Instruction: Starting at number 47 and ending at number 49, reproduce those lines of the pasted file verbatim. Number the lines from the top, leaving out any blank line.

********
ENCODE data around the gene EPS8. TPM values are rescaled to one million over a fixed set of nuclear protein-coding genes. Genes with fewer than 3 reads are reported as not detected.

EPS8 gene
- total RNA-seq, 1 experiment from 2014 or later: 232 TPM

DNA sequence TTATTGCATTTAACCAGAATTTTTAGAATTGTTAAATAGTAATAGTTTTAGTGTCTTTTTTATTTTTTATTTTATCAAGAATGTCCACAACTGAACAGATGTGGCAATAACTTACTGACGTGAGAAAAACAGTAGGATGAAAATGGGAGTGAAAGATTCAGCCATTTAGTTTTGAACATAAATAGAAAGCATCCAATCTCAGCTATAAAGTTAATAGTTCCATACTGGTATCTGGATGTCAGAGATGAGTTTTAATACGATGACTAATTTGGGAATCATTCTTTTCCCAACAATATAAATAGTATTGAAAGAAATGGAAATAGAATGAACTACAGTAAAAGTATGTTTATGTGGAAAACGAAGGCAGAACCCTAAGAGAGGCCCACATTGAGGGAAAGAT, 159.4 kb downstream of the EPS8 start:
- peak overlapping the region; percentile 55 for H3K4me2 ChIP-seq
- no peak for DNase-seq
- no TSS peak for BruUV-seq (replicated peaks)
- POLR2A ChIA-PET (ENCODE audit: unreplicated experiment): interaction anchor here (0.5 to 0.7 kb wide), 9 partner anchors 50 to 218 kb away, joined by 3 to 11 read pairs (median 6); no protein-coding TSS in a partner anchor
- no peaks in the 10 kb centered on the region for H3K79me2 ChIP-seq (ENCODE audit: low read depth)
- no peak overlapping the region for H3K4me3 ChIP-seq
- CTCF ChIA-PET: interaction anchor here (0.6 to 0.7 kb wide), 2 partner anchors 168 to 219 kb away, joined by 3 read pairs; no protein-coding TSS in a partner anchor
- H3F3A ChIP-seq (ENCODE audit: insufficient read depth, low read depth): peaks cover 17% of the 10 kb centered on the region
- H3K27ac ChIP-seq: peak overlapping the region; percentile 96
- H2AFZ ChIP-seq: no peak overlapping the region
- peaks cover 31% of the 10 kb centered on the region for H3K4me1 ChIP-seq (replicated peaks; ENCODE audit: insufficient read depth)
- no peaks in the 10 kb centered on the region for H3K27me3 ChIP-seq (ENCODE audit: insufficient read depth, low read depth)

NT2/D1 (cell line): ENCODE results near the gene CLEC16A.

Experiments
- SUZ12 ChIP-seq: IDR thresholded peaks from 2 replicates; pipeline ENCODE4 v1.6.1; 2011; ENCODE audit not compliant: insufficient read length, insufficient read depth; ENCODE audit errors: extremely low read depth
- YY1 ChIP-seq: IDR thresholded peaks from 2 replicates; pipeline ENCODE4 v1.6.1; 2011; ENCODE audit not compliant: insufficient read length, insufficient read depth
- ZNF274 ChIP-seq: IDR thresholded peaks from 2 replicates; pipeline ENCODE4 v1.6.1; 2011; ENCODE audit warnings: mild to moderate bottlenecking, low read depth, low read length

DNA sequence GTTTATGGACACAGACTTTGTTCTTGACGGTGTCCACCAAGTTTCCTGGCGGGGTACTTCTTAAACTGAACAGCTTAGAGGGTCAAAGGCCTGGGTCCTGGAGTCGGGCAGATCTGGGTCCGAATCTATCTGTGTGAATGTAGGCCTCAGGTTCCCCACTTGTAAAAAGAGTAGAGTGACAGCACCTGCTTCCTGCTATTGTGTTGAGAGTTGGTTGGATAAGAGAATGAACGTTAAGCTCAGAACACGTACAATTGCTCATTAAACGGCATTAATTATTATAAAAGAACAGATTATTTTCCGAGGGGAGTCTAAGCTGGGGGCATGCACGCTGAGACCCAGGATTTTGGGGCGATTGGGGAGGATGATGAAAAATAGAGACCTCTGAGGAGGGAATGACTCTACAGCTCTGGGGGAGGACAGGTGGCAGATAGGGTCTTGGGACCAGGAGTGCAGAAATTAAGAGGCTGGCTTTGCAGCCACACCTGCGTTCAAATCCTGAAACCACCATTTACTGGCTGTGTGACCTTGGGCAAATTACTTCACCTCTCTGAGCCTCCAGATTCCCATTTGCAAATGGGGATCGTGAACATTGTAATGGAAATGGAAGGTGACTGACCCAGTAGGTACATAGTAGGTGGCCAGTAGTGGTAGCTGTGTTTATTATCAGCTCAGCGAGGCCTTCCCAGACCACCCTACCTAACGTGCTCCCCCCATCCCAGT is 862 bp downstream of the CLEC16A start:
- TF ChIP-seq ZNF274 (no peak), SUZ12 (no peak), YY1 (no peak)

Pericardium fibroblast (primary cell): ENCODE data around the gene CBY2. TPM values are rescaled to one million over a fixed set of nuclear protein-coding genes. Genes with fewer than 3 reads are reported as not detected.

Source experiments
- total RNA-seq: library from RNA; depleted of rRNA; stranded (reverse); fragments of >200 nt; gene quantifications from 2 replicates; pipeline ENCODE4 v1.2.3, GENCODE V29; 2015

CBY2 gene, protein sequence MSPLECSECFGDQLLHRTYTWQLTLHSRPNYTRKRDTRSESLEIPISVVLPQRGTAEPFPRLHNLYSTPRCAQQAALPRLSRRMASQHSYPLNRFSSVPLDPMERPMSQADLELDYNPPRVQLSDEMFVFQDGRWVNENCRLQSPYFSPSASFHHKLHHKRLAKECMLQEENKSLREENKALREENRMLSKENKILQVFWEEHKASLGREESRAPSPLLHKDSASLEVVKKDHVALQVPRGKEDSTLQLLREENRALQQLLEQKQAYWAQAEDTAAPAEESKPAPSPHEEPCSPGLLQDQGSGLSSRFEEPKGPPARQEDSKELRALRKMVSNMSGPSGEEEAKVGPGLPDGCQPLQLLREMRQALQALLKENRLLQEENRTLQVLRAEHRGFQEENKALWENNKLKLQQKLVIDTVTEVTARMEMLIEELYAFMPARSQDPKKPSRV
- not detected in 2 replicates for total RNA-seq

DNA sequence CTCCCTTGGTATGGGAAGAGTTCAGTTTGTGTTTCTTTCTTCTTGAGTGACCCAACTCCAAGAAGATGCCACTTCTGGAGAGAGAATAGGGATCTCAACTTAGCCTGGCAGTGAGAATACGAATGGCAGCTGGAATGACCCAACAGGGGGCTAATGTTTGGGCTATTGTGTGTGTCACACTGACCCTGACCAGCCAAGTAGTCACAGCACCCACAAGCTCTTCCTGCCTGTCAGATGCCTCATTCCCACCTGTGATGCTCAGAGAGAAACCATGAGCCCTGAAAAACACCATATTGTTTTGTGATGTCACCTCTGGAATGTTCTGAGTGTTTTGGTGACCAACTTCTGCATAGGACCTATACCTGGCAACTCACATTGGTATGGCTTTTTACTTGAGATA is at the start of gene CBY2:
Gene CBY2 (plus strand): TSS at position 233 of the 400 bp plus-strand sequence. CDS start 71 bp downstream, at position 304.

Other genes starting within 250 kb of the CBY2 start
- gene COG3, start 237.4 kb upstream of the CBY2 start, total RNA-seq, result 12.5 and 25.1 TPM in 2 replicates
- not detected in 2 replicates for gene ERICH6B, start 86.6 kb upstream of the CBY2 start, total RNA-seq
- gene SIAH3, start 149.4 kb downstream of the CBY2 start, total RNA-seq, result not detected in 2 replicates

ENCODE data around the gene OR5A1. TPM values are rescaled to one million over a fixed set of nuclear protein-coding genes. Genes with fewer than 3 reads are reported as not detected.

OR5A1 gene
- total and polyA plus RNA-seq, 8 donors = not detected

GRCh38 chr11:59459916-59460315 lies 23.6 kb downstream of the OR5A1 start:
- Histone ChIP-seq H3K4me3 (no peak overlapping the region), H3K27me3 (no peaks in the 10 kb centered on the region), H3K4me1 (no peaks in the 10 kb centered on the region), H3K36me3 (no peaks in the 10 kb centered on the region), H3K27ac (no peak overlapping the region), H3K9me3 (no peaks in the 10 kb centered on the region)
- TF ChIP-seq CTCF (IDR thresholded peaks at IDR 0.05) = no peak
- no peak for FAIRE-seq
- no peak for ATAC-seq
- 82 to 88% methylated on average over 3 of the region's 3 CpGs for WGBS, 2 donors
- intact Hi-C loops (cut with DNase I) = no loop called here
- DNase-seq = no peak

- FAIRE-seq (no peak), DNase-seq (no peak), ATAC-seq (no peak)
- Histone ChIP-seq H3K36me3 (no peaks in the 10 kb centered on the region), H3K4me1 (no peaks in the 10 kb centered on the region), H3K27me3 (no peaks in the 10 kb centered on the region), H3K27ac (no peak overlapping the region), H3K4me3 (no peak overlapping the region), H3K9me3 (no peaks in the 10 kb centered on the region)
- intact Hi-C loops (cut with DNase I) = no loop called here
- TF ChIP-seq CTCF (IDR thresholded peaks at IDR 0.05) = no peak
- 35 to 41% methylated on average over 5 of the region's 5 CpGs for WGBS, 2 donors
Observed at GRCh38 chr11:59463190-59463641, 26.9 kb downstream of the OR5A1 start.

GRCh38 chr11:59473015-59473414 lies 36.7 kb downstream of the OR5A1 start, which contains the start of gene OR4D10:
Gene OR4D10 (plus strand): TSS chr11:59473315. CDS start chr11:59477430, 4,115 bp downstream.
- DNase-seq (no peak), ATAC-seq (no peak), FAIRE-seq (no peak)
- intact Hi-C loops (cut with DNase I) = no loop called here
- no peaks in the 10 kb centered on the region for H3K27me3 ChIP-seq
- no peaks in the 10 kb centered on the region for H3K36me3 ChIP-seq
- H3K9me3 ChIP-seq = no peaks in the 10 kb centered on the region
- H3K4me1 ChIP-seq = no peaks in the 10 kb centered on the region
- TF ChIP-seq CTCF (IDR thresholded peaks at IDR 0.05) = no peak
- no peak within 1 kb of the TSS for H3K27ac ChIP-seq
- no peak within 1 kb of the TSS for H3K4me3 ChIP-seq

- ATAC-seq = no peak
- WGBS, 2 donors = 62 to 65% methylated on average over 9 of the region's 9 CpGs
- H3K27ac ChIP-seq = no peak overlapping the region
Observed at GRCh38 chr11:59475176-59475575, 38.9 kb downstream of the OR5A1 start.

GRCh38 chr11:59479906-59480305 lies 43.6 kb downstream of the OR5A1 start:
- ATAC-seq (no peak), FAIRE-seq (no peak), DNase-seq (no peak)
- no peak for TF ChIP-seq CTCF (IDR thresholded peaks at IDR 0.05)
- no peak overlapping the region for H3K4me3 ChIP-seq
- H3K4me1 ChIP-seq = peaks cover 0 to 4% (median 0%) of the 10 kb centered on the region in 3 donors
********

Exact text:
- Histone ChIP-seq H3K36me3 (no peaks in the 10 kb centered on the region), H3K4me1 (no peaks in the 10 kb centered on the region), H3K27me3 (no peaks in the 10 kb centered on the region), H3K27ac (no peak overlapping the region), H3K4me3 (no peak overlapping the region), H3K9me3 (no peaks in the 10 kb centered on the region)
- intact Hi-C loops (cut with DNase I) = no loop called here
- TF ChIP-seq CTCF (IDR thresholded peaks at IDR 0.05) = no peak